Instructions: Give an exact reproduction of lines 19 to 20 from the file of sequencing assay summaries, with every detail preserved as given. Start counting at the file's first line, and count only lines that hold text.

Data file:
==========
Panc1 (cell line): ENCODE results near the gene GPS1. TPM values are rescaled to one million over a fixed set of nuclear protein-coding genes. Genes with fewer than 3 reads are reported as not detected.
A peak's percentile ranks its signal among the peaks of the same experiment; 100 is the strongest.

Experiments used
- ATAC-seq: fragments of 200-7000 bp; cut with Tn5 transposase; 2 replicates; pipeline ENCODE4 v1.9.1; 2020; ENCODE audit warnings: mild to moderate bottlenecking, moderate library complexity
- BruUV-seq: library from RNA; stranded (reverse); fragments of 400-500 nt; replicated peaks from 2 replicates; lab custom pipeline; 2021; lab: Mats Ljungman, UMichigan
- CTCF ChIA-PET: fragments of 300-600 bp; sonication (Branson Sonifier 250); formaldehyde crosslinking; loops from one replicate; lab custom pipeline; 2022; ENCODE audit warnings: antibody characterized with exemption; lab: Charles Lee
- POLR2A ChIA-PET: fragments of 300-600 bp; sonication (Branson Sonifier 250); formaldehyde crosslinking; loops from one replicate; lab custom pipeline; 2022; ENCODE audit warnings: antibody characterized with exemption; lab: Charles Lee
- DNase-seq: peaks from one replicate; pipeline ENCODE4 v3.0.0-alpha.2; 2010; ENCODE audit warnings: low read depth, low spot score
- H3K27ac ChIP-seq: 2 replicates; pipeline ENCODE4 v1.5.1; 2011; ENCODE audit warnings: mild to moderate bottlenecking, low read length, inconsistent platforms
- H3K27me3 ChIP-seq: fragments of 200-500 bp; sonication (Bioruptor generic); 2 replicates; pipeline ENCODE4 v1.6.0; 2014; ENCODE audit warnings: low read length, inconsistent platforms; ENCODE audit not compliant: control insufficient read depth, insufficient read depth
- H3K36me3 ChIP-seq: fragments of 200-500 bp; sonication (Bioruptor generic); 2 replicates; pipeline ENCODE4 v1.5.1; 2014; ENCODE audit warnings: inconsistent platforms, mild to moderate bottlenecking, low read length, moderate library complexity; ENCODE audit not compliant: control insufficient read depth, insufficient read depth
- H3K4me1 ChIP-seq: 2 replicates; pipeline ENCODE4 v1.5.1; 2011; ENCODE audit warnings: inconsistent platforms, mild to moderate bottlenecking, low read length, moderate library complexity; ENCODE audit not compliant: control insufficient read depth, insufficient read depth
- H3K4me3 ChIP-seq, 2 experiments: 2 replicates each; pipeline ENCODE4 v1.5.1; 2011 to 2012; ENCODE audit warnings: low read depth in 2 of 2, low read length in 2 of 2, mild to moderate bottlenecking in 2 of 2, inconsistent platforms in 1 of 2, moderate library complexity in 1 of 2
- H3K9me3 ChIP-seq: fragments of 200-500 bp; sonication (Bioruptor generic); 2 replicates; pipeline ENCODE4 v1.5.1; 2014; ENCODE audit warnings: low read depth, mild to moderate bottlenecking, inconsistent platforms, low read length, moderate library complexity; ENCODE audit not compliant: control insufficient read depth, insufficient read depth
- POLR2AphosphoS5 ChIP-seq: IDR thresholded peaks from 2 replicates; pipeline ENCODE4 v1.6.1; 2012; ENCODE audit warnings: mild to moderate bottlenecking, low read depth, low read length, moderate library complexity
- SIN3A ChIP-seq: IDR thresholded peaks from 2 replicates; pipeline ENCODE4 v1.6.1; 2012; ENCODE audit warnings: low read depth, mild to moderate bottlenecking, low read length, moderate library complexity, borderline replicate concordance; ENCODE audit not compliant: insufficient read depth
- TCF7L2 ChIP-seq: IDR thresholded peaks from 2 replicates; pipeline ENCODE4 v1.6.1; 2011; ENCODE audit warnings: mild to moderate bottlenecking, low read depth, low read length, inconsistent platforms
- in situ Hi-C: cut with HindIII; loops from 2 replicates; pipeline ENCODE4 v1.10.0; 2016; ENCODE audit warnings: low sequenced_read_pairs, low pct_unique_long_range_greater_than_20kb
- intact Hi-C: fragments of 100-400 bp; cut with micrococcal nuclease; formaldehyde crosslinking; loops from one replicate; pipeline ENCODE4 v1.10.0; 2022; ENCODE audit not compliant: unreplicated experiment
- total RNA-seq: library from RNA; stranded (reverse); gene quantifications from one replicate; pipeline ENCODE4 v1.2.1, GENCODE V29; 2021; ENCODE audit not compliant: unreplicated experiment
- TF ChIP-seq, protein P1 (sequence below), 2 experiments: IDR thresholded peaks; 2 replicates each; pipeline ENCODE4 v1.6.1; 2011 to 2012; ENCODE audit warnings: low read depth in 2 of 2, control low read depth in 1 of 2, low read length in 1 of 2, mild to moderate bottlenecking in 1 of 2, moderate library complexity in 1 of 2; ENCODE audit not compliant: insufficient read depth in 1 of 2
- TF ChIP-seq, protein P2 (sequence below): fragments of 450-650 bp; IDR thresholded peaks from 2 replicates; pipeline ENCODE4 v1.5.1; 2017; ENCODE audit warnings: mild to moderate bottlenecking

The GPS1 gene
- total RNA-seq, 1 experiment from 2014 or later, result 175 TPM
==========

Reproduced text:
- intact Hi-C: fragments of 100-400 bp; cut with micrococcal nuclease; formaldehyde crosslinking; loops from one replicate; pipeline ENCODE4 v1.10.0; 2022; ENCODE audit not compliant: unreplicated experiment
- total RNA-seq: library from RNA; stranded (reverse); gene quantifications from one replicate; pipeline ENCODE4 v1.2.1, GENCODE V29; 2021; ENCODE audit not compliant: unreplicated experiment